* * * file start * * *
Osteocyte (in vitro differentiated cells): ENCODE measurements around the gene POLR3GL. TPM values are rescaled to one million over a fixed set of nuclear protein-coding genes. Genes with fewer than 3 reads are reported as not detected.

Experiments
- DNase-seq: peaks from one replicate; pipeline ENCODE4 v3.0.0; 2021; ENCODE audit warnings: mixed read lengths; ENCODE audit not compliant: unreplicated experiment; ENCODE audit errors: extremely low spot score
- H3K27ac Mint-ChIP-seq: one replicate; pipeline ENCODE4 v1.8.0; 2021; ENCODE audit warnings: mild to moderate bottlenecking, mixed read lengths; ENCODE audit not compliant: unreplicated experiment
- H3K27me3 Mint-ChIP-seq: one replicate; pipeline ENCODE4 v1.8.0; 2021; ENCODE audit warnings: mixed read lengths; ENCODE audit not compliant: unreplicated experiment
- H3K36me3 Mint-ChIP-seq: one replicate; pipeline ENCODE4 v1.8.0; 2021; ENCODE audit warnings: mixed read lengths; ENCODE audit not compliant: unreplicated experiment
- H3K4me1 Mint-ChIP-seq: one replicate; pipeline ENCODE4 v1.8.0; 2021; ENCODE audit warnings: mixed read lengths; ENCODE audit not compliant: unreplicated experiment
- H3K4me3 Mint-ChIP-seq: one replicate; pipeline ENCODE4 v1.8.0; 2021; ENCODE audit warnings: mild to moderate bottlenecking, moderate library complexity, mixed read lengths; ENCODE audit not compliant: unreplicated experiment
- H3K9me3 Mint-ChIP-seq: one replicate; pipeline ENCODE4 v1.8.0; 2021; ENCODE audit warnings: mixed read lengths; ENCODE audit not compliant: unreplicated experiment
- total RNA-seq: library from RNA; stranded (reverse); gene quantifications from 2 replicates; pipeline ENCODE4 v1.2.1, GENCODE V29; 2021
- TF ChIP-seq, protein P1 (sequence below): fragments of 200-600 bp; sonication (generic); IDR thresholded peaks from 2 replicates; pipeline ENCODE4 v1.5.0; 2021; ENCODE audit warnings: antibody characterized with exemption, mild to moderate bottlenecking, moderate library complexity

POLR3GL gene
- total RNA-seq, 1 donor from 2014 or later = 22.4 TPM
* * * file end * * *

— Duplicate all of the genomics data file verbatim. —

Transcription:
Osteocyte (in vitro differentiated cells): ENCODE measurements around the gene POLR3GL. TPM values are rescaled to one million over a fixed set of nuclear protein-coding genes. Genes with fewer than 3 reads are reported as not detected.

Experiments
- DNase-seq: peaks from one replicate; pipeline ENCODE4 v3.0.0; 2021; ENCODE audit warnings: mixed read lengths; ENCODE audit not compliant: unreplicated experiment; ENCODE audit errors: extremely low spot score
- H3K27ac Mint-ChIP-seq: one replicate; pipeline ENCODE4 v1.8.0; 2021; ENCODE audit warnings: mild to moderate bottlenecking, mixed read lengths; ENCODE audit not compliant: unreplicated experiment
- H3K27me3 Mint-ChIP-seq: one replicate; pipeline ENCODE4 v1.8.0; 2021; ENCODE audit warnings: mixed read lengths; ENCODE audit not compliant: unreplicated experiment
- H3K36me3 Mint-ChIP-seq: one replicate; pipeline ENCODE4 v1.8.0; 2021; ENCODE audit warnings: mixed read lengths; ENCODE audit not compliant: unreplicated experiment
- H3K4me1 Mint-ChIP-seq: one replicate; pipeline ENCODE4 v1.8.0; 2021; ENCODE audit warnings: mixed read lengths; ENCODE audit not compliant: unreplicated experiment
- H3K4me3 Mint-ChIP-seq: one replicate; pipeline ENCODE4 v1.8.0; 2021; ENCODE audit warnings: mild to moderate bottlenecking, moderate library complexity, mixed read lengths; ENCODE audit not compliant: unreplicated experiment
- H3K9me3 Mint-ChIP-seq: one replicate; pipeline ENCODE4 v1.8.0; 2021; ENCODE audit warnings: mixed read lengths; ENCODE audit not compliant: unreplicated experiment
- total RNA-seq: library from RNA; stranded (reverse); gene quantifications from 2 replicates; pipeline ENCODE4 v1.2.1, GENCODE V29; 2021
- TF ChIP-seq, protein P1 (sequence below): fragments of 200-600 bp; sonication (generic); IDR thresholded peaks from 2 replicates; pipeline ENCODE4 v1.5.0; 2021; ENCODE audit warnings: antibody characterized with exemption, mild to moderate bottlenecking, moderate library complexity

POLR3GL gene
- total RNA-seq, 1 donor from 2014 or later = 22.4 TPM